We'll get to those at the end of this article, but first let's implement `for` expressions!

An Easy Iterator

To make it easy to create an object to iterate over, let's add a `range` function to the core library.

In Python, a Range object doesn't actually contain all the numbers you iterate over. It computes them from the start, stop, and step values. We're not getting that fancy; our `range` function will just produce a list of numbers. It will work like Python's `range` function though, in that you can pass it 1, 2, or 3 arguments and it will calculate the range from them.

In `lib/js/core.js`, just below `typeof`, add an entry for `range`:

``````range: rt.makeFunction(
(start, stop = undefined, step = 1) => {
if (typeof stop === "undefined") {
stop = start;
start = 0;
}

let list = null;
if (start < stop) {
list = cons(start, list);
for (let i = start + step; i < stop; i += step) {
list.append(i);
}
} else if (stop < start) {
list = cons(start, list);
for (let i = start - step; i > stop; i -= step) {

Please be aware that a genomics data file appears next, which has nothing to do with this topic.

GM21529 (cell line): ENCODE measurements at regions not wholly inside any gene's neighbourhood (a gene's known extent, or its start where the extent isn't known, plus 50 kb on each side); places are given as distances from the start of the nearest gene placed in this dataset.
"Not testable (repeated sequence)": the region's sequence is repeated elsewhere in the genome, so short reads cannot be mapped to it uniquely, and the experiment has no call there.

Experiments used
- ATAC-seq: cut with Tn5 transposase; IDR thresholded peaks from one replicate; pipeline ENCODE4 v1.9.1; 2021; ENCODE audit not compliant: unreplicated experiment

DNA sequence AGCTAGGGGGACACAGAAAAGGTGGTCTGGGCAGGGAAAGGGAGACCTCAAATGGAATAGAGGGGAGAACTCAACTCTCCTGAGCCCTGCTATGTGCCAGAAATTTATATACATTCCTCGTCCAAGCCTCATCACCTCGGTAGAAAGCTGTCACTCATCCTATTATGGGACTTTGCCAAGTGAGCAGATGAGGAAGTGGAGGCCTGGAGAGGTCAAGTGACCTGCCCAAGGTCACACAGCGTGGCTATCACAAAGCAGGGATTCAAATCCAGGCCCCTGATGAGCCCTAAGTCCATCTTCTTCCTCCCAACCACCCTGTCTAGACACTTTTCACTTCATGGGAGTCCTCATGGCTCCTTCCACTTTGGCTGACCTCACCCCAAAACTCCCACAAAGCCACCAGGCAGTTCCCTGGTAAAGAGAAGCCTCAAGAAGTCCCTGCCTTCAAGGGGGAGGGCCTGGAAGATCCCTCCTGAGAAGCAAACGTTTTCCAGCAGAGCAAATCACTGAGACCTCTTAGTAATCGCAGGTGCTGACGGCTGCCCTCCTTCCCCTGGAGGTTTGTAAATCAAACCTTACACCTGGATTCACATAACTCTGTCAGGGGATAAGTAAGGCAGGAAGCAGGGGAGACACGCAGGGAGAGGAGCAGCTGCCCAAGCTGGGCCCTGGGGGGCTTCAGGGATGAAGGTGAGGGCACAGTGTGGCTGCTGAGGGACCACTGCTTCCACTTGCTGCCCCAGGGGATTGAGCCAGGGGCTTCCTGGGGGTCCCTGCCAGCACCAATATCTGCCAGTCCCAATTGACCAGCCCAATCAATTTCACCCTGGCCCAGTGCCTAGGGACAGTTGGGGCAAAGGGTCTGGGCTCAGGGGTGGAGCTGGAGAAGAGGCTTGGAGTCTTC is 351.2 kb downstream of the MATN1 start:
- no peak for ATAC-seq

list.append(i);
}
}

return list;
},
{
// contract is variadic because language has no concept of default parameters
contract: "(&(vector number) -> (list number))",
name: "range",
}
),
``````

Changes to The Lexer and Reader

None. In fact, for the most part the lexer and reader are done. We may add some small things to them later, but there shouldn't be any major changes to either for the rest of this series.

Changes to The Parser

We need a `ForExpression` AST node and we need to parse them.

First, add a member to the `ASTTypes` enum in `src/parser/ast.js`:

``````export const ASTTypes = {
// other members...
ForExpression: "ForExpression",
};
``````

Then add its constructor to the `AST` object:

``````export const AST = {
// other constructors...
ForExpression(op, vars, body, srcloc) {
return {
kind: ASTTypes.ForExpression,
op,
vars,
body,
srcloc,
};
},
}
``````

In `src/parser/parse.js` we'll need a new case for the `switch` statement in `parseList`:

``````    // other cases...
case "for":
return parseForExpression(form);
// default case
``````

In `parseForExpression` we'll get the operator, the variable/initializer list, and the list of body expressions. The operator should be a symbol (though there's technically no reason why it couldn't be a lambda). Then we iterate over the list of variable/initializer pairs and parse them. Finally, we iterate over the body and parse each expression in it.